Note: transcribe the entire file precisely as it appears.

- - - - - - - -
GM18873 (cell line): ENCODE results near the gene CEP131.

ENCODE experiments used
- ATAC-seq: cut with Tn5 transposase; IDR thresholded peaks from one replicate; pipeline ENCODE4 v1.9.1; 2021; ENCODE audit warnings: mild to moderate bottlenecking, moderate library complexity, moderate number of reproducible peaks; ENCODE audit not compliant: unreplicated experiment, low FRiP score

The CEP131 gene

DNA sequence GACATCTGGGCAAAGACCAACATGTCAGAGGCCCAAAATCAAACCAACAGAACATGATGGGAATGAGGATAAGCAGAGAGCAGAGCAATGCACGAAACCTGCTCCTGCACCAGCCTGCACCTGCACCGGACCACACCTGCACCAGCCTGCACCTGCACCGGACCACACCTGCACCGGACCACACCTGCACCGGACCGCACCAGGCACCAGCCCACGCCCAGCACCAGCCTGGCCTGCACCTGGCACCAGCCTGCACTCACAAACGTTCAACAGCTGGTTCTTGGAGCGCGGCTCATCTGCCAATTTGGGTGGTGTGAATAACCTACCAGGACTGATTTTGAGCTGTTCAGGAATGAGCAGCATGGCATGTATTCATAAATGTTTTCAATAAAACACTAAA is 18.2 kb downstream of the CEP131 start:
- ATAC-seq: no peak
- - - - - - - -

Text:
GM18873 (cell line): ENCODE results near the gene CEP131.

ENCODE experiments used
- ATAC-seq: cut with Tn5 transposase; IDR thresholded peaks from one replicate; pipeline ENCODE4 v1.9.1; 2021; ENCODE audit warnings: mild to moderate bottlenecking, moderate library complexity, moderate number of reproducible peaks; ENCODE audit not compliant: unreplicated experiment, low FRiP score

The CEP131 gene

DNA sequence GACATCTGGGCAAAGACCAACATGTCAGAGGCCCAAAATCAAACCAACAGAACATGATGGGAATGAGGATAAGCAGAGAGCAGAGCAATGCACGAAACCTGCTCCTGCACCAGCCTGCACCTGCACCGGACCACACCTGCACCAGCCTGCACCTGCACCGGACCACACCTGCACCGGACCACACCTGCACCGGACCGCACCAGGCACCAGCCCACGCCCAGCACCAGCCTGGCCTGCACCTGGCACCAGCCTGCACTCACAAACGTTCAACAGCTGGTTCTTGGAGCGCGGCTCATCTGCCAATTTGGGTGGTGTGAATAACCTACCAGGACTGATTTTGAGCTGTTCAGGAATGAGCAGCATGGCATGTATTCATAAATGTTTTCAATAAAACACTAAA is 18.2 kb downstream of the CEP131 start:
- ATAC-seq: no peak